Rover Car Club Can­ter­bury Inc.

New Zealand Classic Car - - Club Corner -

The Rover Car Club Can­ter­bury has been part of the ac­tive clas­sic car scene in Christchurch for 42 years. It is a small so­cial group of around 50 en­thu­si­asts with the aim of en­joy­ing, pro­mot­ing, and pre­serv­ing Rover cars in Can­ter­bury. The club has a wellestab­lished for­mula of in­for­mal monthly meet­ings fol­lowed by monthly out­ings to places of in­ter­est, or tour­ing the prov­ince. Rover cars were sold in New Zealand from the early 1900s un­til the com­pany ceased production in 2005. They were an ad­mired and re­spected part of New Zealand’s mo­tor­ing fleet.

A wide range of mod­els is rep­re­sented in the club, in­clud­ing in­creas­ing num­bers of Land Rover Dis­cov­er­ies and Range Rovers, which are be­ing made most wel­come.

The club’s em­pha­sis is on en­joy­ing the cars and en­cour­ag­ing their use. Although the stan­dard of pre­sen­ta­tion has risen over the years, prospec­tive mem­bers cer­tainly don’t need a pris­tine car to join, and any Rover enthusiast is wel­come.

The eclec­tic mem­ber­ship ranges from those con­tent to de­rive plea­sure from just a sin­gle car to the more ra­bid, whose col­lec­tions are com­pletely out of con­trol …

The Rover Car Club Can­ter­bury is af­fil­i­ated with the As­so­ci­a­tion of Rover Car Clubs New Zealand (rover­ It reg­u­larly com­mu­ni­cates with other Rover car clubs and par­tic­i­pates in an an­nual na­tional rally hosted in a dif­fer­ent re­gion each time. Th­ese are pop­u­lar as a means of see­ing dif­fer­ent parts of the coun­try and meet­ing a wider range of fel­low en­thu­si­asts.

The club has a com­pre­hen­sive li­brary of tech­ni­cal man­u­als, and each model has a ded­i­cated ad­vi­sor to ren­der ad­vice or re­fer­ral. A monthly mag­a­zine keeps mem­bers in touch with events and items for sale, or of­fers pearls of wis­dom.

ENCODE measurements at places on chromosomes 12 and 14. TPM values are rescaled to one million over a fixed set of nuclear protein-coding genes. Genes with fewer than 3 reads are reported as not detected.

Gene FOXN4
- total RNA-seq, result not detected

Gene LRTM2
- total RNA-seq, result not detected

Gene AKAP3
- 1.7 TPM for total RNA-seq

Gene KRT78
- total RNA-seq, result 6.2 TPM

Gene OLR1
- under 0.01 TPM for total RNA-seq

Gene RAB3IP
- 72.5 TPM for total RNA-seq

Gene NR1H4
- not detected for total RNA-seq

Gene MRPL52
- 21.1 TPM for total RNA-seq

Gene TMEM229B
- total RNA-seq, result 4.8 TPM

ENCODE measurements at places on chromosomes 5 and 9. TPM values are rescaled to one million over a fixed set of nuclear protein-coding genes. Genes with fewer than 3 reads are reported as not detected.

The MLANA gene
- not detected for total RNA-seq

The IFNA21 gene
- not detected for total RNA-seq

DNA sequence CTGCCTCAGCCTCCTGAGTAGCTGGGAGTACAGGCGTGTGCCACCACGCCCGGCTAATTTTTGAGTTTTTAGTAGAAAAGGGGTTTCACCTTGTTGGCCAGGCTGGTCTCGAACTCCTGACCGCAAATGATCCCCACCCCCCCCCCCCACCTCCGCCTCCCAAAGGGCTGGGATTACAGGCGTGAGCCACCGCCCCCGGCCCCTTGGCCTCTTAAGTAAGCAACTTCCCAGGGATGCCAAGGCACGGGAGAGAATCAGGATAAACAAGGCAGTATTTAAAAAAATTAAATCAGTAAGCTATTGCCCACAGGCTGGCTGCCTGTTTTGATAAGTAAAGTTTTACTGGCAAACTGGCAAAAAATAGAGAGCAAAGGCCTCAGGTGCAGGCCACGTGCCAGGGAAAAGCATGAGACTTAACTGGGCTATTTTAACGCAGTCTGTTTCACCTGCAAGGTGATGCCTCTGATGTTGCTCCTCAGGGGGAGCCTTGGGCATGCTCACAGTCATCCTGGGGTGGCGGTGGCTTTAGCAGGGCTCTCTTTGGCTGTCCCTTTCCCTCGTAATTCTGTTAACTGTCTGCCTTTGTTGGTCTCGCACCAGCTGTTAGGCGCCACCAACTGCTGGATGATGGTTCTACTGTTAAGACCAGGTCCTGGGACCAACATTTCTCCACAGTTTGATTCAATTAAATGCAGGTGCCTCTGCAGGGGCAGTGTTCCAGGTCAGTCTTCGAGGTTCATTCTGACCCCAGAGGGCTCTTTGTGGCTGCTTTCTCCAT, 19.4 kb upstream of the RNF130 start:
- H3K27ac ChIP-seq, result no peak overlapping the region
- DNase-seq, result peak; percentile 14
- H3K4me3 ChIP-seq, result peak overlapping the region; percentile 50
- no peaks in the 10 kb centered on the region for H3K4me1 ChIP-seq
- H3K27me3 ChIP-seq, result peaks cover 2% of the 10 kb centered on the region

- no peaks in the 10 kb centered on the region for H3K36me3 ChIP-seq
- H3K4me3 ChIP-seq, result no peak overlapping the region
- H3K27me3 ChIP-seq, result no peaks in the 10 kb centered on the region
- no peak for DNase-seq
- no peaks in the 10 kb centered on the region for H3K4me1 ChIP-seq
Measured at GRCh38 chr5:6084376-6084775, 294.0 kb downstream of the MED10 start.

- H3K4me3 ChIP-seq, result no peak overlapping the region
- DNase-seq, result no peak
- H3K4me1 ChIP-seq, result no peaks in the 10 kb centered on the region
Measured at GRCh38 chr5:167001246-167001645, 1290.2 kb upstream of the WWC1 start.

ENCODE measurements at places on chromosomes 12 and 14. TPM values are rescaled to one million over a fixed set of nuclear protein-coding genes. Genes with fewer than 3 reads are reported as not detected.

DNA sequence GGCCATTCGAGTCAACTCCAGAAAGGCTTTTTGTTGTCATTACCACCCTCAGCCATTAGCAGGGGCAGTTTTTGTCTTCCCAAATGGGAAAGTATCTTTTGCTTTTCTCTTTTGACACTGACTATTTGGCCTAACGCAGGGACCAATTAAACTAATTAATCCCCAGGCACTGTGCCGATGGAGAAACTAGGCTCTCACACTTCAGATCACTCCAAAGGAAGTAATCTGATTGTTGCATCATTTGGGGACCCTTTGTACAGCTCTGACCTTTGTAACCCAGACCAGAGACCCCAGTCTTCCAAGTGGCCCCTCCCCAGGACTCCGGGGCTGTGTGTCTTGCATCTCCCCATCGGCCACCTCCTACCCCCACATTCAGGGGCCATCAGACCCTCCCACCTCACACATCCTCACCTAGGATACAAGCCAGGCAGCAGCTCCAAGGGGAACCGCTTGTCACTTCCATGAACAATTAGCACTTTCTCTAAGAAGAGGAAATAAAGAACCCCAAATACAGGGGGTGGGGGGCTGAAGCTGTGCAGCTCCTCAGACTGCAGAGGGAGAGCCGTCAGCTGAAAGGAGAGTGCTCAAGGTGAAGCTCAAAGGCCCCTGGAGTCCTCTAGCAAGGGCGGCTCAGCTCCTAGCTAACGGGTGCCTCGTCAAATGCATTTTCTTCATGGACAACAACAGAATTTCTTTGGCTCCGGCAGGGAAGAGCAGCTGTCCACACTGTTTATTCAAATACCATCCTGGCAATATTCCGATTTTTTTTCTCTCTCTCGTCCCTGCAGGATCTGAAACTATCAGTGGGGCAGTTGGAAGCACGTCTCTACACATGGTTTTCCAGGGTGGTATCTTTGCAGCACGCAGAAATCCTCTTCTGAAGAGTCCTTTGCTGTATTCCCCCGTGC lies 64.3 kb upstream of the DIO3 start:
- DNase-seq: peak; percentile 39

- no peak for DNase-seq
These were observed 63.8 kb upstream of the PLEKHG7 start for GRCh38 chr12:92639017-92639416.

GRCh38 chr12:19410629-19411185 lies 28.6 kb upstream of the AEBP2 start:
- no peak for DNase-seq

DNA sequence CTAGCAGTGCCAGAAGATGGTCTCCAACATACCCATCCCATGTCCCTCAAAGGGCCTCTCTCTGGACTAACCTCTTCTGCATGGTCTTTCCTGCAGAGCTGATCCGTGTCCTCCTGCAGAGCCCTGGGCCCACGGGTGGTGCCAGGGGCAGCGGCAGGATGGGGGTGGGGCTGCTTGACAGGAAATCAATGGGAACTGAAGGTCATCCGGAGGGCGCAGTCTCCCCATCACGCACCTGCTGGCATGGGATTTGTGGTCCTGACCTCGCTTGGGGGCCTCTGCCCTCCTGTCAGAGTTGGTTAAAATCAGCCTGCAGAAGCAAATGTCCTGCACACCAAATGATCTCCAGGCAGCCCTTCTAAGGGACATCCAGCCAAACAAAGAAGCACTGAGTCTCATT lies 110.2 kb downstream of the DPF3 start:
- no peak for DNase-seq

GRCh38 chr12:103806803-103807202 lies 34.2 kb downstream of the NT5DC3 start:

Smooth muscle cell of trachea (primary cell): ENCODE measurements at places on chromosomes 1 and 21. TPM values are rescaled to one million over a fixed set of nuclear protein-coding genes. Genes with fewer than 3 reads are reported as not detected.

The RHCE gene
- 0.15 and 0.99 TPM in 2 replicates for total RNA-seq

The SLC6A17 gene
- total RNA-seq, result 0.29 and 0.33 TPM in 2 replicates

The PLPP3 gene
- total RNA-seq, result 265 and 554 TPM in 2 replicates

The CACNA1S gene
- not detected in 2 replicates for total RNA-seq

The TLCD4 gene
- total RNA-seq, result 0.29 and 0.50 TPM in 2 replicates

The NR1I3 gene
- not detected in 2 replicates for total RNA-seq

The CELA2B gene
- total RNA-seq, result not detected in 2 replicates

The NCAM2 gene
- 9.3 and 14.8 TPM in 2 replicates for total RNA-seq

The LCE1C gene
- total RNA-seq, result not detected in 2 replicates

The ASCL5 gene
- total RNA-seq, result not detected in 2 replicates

Watch out for the Can­ter­bury Roverites as they cel­e­brate 40 years of the Rover SD1 this Labour Week­end. Mem­bers’ cars will be on dis­play in the quad­ran­gle of Christ’s Col­lege on Sun­day Oc­to­ber 23, and other own­ers will be wel­come to bring along their SD1.

Vaux­hall Firenza Sport SL

All the sam­ples come from Ox­ford Diecasts this month. First into the in­spec­tion bay is the long-awaited 1:43-scale Vaux­hall Firenza Sport SL ( VF001). There has only been one other die-cast model of the car be­fore, by Lone Star in about 1:64 scale.

The Ox­ford ver­sion cap­tures the sporty lines of the orig­i­nal very well. There are no open­ing parts, so all the panel and shut lines are neatly de­picted. Sep­a­rate plated parts have been used for the grille, bumpers, wind­screen wipers, and door mir­rors. All other bright­work is rep­re­sented by tampo print­ing. The grille cen­tre is painted black, with the in­di­ca­tor and tail lights picked out in their rel­e­vant colours. The head­lights are clear glazed.